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Newsweek Writer Says the Trump Women Are 'Horrifying' For Wearing Heels

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In case you missed it this week, it’s Donald Trump’s fault if North Korea uses the missiles they've been building for the past umpteen years, and if the Band Journey splits up,and if your coworkers come into the office this morning with a pissy attitude. Yep. All Trump’s fault.

And now, it’s the Trump women’s fault if we all get shuffled into systematic gender-based slavery and forced to procreate like brood mares for rich white men. Why? Because they wear high heels.

Newsweek magazine featured an article, written by one Nina Burleigh, criticizing the Trump women for wearing fashionable high-heeled pumps – and, in doing, so, tromped in its clonky man-shoes out of the Village of the Overly Critical and straight into the Land of the Pathetically Absurd. This was their actual tweeted headline:
 

Newsweek argues that by daring to sport stilleto-heeled shoes, the Trump women have publicly declared themselves to be high-browed women of power whose slender ankles have never born a day’s worth of actual labor, but whose sexual prowess-yet-simultaneous-weakness displayed through their fashion choices somehow signal our nation’s investible demise.

Yep. They got all that from a freaking shoe.

Feminists have long grappled with the high-heeled shoe, and whether the stiletto telegraphs power (sexual or otherwise) or self-hobbled weakness. Stiletto pumps are the ultimate test of a certain type of femininity. They signal the taut combination of power and weakness that conservative women must cultivate in order to survive among ideologues who are crafting our tax-free “Handmaid’s Tale” future.

…Historically, the Trumpian women’s shoe of choice was invented not for women but for aristocratic men, men who would never have to work, and who didn’t have to walk much but were carried in litters or carriages. Paintings of Louis XIV, the Sun King, show him sporting red-soled heels, posing with one foot forward and pointed out— much like Ivana and Ivanka Trump in countless photographs over the years.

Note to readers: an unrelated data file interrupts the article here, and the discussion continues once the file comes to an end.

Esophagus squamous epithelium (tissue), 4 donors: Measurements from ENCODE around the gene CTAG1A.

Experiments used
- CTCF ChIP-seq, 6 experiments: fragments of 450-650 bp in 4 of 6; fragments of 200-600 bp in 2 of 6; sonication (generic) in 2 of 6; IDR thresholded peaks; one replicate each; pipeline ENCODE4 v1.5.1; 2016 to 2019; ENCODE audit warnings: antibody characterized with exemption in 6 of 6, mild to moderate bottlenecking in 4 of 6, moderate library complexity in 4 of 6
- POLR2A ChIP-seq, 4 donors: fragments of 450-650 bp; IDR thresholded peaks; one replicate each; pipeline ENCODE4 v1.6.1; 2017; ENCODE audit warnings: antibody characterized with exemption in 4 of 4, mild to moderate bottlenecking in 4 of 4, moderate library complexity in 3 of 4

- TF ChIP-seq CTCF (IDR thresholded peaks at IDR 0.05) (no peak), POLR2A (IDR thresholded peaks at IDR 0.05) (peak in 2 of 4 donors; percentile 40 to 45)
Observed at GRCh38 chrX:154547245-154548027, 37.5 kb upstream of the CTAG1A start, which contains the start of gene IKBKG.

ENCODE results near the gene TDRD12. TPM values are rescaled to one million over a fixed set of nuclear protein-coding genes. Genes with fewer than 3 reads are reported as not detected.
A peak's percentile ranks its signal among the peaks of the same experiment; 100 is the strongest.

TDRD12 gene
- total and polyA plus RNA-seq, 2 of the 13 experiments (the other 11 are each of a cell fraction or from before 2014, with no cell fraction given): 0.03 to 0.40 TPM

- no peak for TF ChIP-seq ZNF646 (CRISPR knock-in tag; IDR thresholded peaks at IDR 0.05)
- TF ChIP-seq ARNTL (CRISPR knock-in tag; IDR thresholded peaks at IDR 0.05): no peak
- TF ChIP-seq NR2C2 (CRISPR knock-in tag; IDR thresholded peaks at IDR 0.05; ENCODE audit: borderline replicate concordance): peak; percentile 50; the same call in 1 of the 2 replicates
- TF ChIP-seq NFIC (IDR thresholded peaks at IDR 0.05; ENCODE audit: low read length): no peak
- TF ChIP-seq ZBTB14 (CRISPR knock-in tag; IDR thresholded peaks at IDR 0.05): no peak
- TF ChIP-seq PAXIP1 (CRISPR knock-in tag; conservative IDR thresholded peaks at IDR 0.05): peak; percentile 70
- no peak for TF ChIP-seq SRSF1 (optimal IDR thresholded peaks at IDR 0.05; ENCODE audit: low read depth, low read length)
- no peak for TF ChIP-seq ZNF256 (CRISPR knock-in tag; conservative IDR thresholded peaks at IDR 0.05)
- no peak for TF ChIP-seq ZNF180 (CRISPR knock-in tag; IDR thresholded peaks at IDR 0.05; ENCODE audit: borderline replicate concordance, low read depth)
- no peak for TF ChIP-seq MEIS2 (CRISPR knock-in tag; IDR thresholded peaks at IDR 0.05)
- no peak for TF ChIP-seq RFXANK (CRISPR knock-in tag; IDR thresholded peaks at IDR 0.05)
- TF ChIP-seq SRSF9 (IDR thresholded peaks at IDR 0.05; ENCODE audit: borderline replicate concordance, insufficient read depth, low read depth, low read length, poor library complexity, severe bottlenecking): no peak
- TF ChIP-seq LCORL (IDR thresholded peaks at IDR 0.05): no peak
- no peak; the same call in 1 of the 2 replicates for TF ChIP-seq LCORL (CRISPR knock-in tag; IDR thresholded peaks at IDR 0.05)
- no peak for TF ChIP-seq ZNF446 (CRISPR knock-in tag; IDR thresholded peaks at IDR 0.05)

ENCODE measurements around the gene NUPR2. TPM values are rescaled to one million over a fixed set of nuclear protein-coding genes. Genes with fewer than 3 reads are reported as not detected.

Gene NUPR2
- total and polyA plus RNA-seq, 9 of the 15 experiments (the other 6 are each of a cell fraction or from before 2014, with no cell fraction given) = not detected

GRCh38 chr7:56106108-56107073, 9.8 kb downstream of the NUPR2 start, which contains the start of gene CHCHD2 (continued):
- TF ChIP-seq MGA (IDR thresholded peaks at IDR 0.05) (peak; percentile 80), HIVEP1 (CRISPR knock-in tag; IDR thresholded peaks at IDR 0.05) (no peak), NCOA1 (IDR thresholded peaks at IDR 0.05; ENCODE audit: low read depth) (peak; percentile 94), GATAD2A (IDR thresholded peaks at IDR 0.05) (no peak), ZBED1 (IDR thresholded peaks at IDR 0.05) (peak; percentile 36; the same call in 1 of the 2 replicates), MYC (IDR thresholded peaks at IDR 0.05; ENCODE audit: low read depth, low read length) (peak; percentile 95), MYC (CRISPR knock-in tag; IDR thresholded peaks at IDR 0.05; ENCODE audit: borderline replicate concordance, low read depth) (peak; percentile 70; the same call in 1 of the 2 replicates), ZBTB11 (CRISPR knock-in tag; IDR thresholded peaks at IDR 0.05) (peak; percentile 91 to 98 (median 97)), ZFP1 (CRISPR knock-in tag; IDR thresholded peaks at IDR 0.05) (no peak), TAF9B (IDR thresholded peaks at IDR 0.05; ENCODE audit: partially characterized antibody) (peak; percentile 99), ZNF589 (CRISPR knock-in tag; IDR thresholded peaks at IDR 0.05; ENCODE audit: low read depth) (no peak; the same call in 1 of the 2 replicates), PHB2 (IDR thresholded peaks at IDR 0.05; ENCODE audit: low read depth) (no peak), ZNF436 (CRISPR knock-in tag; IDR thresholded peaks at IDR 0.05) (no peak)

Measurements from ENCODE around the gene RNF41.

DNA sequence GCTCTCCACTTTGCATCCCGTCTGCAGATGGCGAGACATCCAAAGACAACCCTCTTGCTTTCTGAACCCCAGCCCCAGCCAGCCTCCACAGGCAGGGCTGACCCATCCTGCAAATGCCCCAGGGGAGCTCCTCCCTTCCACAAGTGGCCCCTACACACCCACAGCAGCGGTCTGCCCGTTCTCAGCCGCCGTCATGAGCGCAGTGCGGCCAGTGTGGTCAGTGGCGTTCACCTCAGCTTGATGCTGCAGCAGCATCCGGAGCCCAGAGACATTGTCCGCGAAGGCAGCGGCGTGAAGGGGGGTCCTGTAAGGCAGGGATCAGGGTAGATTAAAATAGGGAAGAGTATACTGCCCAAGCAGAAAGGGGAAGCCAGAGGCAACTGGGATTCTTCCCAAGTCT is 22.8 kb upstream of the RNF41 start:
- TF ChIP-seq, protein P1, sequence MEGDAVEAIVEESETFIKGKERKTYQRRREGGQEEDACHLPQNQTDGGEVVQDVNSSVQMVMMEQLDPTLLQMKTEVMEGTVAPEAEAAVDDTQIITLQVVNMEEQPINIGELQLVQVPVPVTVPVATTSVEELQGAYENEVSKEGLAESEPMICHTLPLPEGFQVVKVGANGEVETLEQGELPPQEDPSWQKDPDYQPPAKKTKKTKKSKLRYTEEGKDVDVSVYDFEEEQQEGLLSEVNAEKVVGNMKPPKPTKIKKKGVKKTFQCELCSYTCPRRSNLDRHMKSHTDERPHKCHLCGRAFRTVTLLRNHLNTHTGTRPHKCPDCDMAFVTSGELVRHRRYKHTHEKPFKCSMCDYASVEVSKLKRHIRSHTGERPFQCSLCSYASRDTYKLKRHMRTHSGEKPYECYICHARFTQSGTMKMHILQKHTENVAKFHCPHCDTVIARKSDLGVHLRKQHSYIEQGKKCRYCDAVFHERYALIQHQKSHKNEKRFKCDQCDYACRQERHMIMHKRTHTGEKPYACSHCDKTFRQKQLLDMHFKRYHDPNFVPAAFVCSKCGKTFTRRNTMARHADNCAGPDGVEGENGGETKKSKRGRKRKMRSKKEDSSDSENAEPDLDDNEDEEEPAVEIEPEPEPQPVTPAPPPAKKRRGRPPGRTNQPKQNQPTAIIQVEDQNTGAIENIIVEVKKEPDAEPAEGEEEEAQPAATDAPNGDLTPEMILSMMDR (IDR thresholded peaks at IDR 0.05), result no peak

Pulling from the “expert” opinion of a random male British psychologist, Newsweek declares with certainty that by wearing high heels, “They [the Trump women] are just buying into traditional binary views of male and female,” projecting a world in which women are powerful sexualized lionesses, pathetically oppressed slaves, upper class debutants and cheap whores, somehow all at the same time.

Of course, if this Newsweek author is so embarrassingly dense as to think the Trump women are the only women to sport a pair of sky-high pumps, then it’s likely she who’s never spent a single moment of her life gainfully employed. Or in New York City. Or in the liberal bastion of Hollywood. Or just about anywhere else on the Earth Planet.

Heck, half the shoes in my closet are high heels (because unlike Melania Trump, I’m 5-foot-two and need all the help I can get.)

Of course, all of this is to overlook this obvious question: Isn’t criticizing another woman for her fashion choices a monstrous no-no in Feminism 101? Or does that only apply to shrews like Lena Dunham, who can sit naked on a toilet and it’s somehow a signal of the utmost bravery? But Melania Trump wears a classy pair of Loboutins and she’s suddenly attention-seeking hooker. Got it.

Of course, Michelle Obama wore plenty of heels during her eight-year stint as First Lady. (I searched high and low for Newsweek’s article decrying her open embrace of the Patriarchy. Funny, couldn’t find it.)

I could write a book explaining the 4,576 reasons why an article slamming women in the Trump family for wearing high-heels is perhaps the dumbest, cheapest, laziest argument against a presidency in human history. It’s so ridiculous, I’m shocked it made it into the pages of even a left-leaning publication without some watery-eyed editor thinking, “You know, this kinda makes us look like idiots. So maybe we shouldn’t.”

But then, the fact that this flaming dumpster fire of an “article” has already been launched into the public sphere is bad enough, and it’s probably not even worth the time I’ve already given it.